Originally posted on August 26, 2019 at https://fanfictiondatascience.tumblr.com/post/187291063295/online-connection-changes-lives-authors-we.
Online connection changes lives. Authors we interviewed found support, feedback, friendship and even lifelong partnership from people they met online through fandom. People online can help authors develop their writing by providing feedback both in public spaces like AO3 and in private chat. But getting connected is not always easy. Several authors encountered difficulties with making new connections, turned away from their communities, or never connected much with others online at all. Feelings of social anxiety stopped people from reaching out, communities that didn’t feel like safe spaces turned people away, and a culture of fear towards internet strangers made others difficult to trust. In this post, we’ll describe the barriers that can make it difficult to connect in the fanfiction community.
to people is hard, and talking to people you can’t see on the other
side of the computer screen can be even harder. An experience shared by
many of our interviewees was a feeling of social anxiety. Social anxiety
is a fear of judgment from others that manifests in many ways, for
instance, the perception (without any particular evidence) that the
person you are considering reaching out to is not interested or
welcoming towards being contacted.
“I’m a shy person, so usually I may not [reach out]. I just say I feel embarrassed in speaking to people that seem cooler than me, more experienced… maybe I’m bothering them. Maybe they don’t see me as a friend, they have just been polite, this kind of thing” (P11).
someone with a higher profile, such as a prolific author or fan
celebrity, amplified social anxiety. Interviewees held the perception
that these folks are likely overwhelmed with contact already and
therefore would be unwelcoming.
“I wouldn’t want to reach out to them because they’re on a different level than me in terms of popularity and probably get hundreds of messages all the time” (P18).
Authors who were reluctant to reach out oftentimes waited for others to contact them first. Or, instead of reaching out online, they relied on irl friends outside of the fandom for writing feedback. As a result of social anxiety, people don’t take that first step of reaching out to an online stranger, and therefore they don’t receive the benefits of a potential connection.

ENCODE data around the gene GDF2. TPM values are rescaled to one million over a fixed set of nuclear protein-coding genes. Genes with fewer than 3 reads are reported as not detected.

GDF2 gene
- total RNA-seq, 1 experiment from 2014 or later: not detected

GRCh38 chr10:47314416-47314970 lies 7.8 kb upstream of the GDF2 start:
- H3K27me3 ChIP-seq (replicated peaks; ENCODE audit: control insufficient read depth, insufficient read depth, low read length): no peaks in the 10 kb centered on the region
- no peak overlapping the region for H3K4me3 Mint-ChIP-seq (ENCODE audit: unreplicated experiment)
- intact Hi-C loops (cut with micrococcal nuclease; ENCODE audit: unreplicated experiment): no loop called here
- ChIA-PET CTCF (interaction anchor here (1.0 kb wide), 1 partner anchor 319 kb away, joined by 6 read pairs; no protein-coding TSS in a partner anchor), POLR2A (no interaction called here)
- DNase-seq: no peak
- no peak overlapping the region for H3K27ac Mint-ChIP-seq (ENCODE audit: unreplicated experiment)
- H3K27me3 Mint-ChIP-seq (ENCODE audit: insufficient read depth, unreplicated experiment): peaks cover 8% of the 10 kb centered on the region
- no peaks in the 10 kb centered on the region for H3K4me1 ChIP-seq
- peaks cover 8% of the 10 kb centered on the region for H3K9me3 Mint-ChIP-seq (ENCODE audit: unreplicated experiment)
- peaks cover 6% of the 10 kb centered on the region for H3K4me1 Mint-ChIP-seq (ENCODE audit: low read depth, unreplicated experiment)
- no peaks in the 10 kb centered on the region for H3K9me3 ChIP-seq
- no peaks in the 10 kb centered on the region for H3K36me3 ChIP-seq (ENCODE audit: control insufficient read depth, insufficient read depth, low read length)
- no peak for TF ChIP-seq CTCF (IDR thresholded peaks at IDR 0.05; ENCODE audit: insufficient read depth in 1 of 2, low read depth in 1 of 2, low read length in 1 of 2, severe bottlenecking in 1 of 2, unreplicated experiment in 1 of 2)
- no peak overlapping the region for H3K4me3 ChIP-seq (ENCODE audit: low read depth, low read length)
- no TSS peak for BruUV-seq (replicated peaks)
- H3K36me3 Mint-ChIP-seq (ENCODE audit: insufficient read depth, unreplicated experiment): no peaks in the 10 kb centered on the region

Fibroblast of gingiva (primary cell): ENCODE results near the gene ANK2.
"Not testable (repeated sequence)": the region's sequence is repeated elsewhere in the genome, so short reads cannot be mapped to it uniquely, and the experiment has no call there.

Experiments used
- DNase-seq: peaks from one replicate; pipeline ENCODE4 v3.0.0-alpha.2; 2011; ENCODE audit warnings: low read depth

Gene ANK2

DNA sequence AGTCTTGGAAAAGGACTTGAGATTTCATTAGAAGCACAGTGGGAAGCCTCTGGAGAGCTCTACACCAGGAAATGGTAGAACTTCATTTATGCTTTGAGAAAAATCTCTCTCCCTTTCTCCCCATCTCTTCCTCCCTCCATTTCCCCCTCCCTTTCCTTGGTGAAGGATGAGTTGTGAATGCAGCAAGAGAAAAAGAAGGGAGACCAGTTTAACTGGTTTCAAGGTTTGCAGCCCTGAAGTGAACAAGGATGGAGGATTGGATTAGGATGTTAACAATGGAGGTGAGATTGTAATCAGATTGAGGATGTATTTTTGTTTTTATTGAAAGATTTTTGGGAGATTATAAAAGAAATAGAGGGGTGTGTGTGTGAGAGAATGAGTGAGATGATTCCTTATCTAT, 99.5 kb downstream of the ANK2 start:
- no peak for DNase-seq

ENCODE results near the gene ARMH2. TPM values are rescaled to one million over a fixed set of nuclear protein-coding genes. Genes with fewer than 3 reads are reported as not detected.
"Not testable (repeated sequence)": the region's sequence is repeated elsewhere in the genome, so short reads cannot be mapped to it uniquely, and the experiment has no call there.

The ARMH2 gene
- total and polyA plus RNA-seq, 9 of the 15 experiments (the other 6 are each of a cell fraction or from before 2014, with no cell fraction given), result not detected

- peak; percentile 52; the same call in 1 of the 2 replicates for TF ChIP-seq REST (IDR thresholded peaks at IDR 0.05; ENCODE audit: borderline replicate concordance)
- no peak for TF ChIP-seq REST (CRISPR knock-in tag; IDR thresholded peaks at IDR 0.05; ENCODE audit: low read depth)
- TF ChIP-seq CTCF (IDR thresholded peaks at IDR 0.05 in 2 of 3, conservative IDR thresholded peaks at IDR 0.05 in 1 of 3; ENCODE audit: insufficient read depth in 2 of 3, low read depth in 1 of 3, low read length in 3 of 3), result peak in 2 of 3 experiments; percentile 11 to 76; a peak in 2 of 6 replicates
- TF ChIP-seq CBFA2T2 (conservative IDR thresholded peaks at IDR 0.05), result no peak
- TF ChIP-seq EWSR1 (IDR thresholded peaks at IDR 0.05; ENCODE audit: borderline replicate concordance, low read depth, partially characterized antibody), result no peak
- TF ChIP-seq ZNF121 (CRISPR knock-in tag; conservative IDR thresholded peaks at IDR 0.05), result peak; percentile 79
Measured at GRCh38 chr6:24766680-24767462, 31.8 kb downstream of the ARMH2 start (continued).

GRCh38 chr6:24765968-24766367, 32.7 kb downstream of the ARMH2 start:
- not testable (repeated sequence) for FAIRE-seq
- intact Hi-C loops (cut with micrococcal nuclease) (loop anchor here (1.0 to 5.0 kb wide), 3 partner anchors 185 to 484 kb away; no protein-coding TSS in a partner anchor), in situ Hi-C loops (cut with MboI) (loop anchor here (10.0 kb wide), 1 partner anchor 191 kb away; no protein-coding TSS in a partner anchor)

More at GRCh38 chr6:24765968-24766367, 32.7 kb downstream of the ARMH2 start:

Writing and posting
fanfiction in a public space is, in a way, baring your soul to complete
strangers, and one sure way to stifle the soul-baring process was the
institution of discriminatory rules that disproportionately affected a
subset of the fan community. Restrictions on free expression created the
feeling of an unsafe space, and it is this feeling that drove authors
away from the community. During our interviews, authors discussed
situations where they left communities because they felt the space was
unsafe. The ban of NSFW content from Tumblr after its acquisition by
Verizon, widely viewed as an attack on sexual expression that
disproportionately affected queer people, was a recent example.
“When Tumblr banned not safe for work, it was really distressing for a bunch of us who don’t really fit on the very heteronormative sexual scale. So there was a lot of trying to figure out where we were going to go now, where we were, how would we stay connected, how would we continue to figure out and find stuff that we enjoyed” (P25).
fandom authors told us of similar exoduses from LiveJournal and
Fanfiction.net after similar content bans and mass content deletions.
These actions by platform owners divided fan communities and forced
authors to find connections elsewhere.
In addition to institutional actions, individuals who made personal attacks or used hate speech also made authors feel unsafe. These antisocial actions happened in prominent fandom spaces.
“P27: There are people who write things that a fandom may consider controversial. This could cause them to get unhelpful criticism, rude and discouraging comments, so they will be constantly discouraged from writing.